Inspired by this initiative, Chiba Kenshu Hanbai Co., Ltd. created the “Chiba no Megumi” series of original products using fresh fruit and produce harvested in Chiba Prefecture.
An award-winning wine
Chiba no Megumi “Nashi …continue reading
Sake vs Soju vs Shochu – As tourism in Asia becomes more and more popular, this invariably means that the interest in the food and drinks part of the culture will also grow correspondingly. It’s always been a known fact that people connect with others over food and drinks more easily than any other parts of their culture, and this is the same with anyone visiting Asian countries.
Amongst the chief popular drinks items to come from Asian countries, there are none more popular than the globally known sake, shochu, and soju. Each of these drinks are distinct in their own right, and yet they’re commonly placed in the same category by those not quite sure of their make-up and materials.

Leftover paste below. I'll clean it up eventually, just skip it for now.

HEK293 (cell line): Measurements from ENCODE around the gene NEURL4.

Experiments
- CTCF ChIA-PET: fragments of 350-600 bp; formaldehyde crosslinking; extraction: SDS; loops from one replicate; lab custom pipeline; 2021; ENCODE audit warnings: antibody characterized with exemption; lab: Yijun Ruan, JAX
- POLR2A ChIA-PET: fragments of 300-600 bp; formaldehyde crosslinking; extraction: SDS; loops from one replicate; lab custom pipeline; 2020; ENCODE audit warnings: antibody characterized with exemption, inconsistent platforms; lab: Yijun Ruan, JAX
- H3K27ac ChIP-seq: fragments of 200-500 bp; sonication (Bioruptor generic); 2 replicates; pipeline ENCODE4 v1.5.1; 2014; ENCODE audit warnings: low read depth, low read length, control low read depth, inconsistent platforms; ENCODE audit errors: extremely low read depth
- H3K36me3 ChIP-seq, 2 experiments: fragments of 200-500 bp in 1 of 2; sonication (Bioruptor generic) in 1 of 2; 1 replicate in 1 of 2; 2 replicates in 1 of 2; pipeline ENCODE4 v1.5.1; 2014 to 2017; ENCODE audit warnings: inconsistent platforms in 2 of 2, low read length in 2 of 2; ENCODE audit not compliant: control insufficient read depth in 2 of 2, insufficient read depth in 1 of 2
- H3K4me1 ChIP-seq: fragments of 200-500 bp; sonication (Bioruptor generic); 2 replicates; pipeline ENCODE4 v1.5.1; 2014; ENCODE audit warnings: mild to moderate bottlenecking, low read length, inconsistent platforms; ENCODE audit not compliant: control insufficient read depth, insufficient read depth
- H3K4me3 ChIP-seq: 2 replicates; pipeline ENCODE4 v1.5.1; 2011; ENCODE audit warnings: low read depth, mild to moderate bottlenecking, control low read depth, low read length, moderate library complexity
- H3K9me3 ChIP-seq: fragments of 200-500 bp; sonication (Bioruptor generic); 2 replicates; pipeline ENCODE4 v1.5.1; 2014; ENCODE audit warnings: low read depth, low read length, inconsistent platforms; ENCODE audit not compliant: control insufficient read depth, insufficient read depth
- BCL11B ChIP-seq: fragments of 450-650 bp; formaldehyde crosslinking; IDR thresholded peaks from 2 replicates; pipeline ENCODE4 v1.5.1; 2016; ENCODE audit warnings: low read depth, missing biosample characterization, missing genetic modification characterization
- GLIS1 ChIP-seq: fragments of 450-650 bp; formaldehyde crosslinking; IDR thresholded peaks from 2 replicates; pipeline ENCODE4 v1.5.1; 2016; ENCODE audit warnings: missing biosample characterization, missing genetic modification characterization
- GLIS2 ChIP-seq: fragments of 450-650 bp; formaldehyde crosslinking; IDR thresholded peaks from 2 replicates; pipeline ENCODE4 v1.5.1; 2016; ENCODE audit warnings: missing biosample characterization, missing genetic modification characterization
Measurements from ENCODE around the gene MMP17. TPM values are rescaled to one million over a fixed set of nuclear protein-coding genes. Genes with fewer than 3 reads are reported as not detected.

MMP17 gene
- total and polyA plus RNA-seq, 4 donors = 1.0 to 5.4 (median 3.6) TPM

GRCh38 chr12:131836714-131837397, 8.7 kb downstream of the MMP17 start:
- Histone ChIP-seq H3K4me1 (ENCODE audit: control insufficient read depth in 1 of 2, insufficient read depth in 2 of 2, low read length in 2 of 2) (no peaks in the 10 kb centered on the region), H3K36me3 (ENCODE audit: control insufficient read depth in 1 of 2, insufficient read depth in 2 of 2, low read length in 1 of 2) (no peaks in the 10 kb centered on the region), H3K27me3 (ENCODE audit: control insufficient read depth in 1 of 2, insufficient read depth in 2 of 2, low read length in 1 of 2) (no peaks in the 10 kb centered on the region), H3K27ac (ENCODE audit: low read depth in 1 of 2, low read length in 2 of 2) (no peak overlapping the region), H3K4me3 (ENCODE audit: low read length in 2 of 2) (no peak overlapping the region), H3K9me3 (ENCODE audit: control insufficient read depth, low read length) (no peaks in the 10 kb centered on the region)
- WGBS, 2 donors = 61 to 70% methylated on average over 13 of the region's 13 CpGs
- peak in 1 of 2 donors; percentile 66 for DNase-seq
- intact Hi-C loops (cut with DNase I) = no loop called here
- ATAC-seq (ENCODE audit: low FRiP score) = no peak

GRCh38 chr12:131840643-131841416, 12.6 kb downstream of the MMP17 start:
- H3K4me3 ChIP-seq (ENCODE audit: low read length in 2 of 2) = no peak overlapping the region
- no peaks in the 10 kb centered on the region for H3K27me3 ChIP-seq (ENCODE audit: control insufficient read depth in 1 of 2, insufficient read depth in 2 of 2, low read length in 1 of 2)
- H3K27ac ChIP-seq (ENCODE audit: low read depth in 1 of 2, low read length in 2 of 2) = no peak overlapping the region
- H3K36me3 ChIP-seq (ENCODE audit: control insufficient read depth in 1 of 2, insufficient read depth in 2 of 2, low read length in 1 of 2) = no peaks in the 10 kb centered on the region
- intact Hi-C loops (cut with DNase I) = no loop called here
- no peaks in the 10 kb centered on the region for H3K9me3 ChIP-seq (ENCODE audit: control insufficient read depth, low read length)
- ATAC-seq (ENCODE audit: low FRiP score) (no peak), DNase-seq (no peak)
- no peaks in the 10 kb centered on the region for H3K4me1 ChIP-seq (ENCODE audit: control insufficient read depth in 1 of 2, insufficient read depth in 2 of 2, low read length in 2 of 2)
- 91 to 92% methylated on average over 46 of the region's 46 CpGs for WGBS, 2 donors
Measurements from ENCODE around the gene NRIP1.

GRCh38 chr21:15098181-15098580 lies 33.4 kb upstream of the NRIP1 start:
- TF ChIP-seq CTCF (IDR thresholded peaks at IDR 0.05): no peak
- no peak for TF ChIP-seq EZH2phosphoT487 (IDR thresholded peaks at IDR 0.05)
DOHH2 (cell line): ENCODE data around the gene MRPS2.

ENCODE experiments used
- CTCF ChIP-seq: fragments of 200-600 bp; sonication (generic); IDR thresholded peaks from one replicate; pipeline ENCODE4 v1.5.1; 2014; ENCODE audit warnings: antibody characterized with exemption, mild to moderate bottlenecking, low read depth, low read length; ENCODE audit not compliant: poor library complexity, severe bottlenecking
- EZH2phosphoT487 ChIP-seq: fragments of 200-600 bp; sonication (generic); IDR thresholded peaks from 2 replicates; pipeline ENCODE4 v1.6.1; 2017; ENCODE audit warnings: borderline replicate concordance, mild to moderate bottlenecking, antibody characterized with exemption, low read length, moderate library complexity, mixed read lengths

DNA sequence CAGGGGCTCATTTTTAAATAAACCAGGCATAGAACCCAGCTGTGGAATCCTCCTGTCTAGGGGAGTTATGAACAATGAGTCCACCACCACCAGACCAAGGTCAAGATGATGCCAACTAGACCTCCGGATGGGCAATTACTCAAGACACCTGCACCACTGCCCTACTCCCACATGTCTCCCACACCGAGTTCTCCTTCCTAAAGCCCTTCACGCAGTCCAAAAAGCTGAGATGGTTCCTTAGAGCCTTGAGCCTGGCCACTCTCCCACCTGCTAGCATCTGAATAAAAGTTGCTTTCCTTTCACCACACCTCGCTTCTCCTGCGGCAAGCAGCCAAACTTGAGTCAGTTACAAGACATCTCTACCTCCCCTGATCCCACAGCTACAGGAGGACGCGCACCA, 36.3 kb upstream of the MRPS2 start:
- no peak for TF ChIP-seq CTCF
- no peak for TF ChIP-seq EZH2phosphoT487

Sake and shochu are originally produced in Japan, whereas soju, one of the most top-selling liquors in the world by volume, is originally from Korea.
Each of these drinks are created in different ways, and thus the results are three completely different tasting yet equally enjoyable drinks.
Their differences lay in their base ingredient, method of distil or fermentation, length of distil or fermentation, and, most importantly, how they’re meant to be enjoyed.
We’ve listed below some basic information regarding each type of drink as well as how you can maximise your enjoyment of each drink.
Let the battle between Sake vs Soju vs Shochu starts!
What is Sake?
At its core, sake is a brewed alcoholic beverage made from fermented Japanese rice. It is not, however, a rice wine as most people mistaken it for.
The production process of sake starts with polishing rice grains, i.e., removing the outer layer of each grain until only the starchy core remains. The next step is fermenting rice for …continue reading